Pinot, as I have said, can vary enormously but its essential characteristic is charm. It tends to be fruity, perfumed and haunting. It dances on the palate rather than overpowering it. Heavy tannins and deep colour are not essential elements in a fine Pinot Noir - not even in a young Pinot Noir. In fact some of my favourite burgundies are not grand, long-living monsters but lively, sprightly essences of place, sometimes just a general village wine - not one labelled with the name of a grand cru or even a premier cru but one carrying simply the name of a village.
Pinot Noir does not tend to live as long as Cabernet Sauvignon and great Merlot. Many simpler examples reach a peak at just four years. Premiers crus can be delicious at six to eight. I have had some fine red burgundies from the 1940s and even 1920s but they are much less common than great relics from Bordeaux (admittedly this is partly because they are made in much smaller quantity).
Countrified, slightly coarser Pinot Noir is made to the south of Côte d'Or in the Côte Chalonnaise. Indeed this is the dominant good-quality red wine grape in most of the north-east corner of France, including such varied locales as Sancerre, Jura, parts of Savoie and of course Champagne where, untinted by contact with the skins, it is a vital ingredient in most champagnes with its blending partners Chardonnay and a cousin called Pinot Meunier.
Across France's eastern border Pinot Noir, as Spätburgunder, is the most highly regarded red wine grape in Germany (where plantings have been increasing at a phenomenal rate), Switzerland and to a lesser extent in Austria. Here the wine tends to be paler and sweeter, although increasing skill with growing techniques and oak ageing is resulting in deeper and more concentrated wines.
Wine producers the world over tend to be so smitten by the quality of the greatest red burgundies that they cannot resist trying to make Pinot Noir where at all possible. There are accordingly small plantings all over Europe and beyond.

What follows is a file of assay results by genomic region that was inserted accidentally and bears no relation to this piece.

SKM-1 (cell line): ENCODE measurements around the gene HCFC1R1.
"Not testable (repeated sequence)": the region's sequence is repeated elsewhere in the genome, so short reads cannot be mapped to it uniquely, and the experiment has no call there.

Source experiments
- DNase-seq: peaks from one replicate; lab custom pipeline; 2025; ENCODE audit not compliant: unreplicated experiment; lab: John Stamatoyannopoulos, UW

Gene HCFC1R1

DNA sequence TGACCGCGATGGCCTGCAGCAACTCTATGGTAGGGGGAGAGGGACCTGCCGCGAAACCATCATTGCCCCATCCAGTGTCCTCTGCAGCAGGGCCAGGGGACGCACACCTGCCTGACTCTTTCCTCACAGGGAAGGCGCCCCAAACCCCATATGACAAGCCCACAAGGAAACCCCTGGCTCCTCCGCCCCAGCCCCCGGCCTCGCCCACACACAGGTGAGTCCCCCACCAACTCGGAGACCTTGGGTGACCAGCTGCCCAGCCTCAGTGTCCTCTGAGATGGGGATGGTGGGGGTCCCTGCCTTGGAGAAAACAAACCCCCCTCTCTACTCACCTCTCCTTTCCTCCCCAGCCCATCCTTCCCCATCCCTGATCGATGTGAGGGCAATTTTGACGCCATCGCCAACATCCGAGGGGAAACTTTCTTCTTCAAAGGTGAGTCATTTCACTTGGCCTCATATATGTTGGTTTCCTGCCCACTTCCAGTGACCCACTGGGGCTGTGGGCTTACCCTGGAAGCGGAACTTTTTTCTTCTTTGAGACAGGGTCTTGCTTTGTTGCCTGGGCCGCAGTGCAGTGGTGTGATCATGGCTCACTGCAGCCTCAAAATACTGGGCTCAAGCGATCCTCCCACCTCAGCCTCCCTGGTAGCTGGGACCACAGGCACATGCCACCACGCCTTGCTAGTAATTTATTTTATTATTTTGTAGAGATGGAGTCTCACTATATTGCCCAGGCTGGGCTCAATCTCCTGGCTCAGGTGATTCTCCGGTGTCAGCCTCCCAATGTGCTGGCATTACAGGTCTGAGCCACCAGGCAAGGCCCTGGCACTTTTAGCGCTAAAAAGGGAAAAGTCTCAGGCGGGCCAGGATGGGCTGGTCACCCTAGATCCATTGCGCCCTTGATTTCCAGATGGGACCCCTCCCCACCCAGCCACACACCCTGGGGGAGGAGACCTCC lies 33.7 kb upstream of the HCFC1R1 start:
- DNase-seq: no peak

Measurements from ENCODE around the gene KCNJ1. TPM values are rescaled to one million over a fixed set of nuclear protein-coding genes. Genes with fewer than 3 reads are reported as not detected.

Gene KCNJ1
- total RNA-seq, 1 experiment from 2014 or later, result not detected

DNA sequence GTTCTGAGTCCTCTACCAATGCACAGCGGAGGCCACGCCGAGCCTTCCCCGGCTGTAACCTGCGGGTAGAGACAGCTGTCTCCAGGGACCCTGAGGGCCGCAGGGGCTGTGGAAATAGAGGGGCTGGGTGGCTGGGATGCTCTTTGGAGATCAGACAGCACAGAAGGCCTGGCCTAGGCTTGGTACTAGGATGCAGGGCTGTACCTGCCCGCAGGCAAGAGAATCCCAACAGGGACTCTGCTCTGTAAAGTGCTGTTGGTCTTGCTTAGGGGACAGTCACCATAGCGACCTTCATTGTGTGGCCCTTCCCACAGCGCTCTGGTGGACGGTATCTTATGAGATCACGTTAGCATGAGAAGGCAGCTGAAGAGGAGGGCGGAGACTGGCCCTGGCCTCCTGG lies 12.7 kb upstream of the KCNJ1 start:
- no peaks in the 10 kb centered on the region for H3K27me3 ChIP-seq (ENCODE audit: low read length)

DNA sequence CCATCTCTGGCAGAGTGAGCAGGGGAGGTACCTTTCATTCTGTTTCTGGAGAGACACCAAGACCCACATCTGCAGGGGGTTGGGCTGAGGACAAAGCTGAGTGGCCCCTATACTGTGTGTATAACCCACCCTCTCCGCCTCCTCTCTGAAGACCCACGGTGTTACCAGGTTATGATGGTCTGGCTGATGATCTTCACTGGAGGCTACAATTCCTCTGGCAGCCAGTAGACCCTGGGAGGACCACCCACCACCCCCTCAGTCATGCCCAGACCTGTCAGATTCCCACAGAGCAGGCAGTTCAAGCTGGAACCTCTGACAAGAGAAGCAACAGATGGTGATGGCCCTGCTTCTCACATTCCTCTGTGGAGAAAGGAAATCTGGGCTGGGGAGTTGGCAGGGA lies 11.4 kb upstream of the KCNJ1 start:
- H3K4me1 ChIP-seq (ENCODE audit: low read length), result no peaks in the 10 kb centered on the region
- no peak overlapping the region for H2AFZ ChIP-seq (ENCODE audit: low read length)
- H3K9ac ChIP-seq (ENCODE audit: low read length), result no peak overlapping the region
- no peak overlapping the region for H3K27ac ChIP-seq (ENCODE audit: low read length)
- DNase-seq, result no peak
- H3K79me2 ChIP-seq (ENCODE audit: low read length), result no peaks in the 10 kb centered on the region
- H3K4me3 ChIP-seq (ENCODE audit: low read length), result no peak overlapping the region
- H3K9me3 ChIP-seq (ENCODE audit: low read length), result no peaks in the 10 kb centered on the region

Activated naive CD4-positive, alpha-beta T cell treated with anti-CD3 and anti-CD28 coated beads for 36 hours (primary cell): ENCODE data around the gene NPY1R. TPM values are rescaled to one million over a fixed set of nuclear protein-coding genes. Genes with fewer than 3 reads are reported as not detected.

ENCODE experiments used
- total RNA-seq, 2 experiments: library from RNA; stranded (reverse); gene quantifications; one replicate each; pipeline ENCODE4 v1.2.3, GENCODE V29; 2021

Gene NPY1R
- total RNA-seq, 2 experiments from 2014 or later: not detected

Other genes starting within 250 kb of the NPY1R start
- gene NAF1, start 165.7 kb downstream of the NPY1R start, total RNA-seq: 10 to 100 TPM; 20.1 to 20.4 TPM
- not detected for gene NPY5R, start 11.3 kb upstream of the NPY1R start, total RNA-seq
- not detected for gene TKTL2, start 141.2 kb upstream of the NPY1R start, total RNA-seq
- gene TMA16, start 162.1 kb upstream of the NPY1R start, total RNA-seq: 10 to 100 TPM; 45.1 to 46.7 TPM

But very few regions can claim to have a real proven affinity with the grape. The Pacific north-west state of Oregon was the first New World wine region to claim Pinot Noir as its own, but its variability of climate (and, it must be said, some less than perfect clones) has made quality extremely irregular. When Oregon succeeds, it makes a particularly fruity style of Pinot.
Next to claim the crown were fog-cooled pockets of California such as the Russian River Valley (big juicy Pinots), Carneros (lighter and more fragrant) and the Central Coast between Monterey and Santa Barbara where certain sites have shown over a decade that they can reliably ripen Pinot, just, and make truly appetising examples. Such finesse can come as a surprise to those who know California for its Cabernets and Chardonnays.
Much of Australia is too hot for Pinot Noir, although Tasmania and some of the maritime-influenced sites in Victoria such as Geelong, the Mornington Peninsula and parts of the Yarra Valley have shown great potential.
New Zealand is setting its cap at Pinot Noir and certain examples from Martinborough/Wairarapa just north-east of Wellington in the south of the North Island and Central Otago towards the south of the South Island suggest that they may well have a real claim to be the next great Pinot region.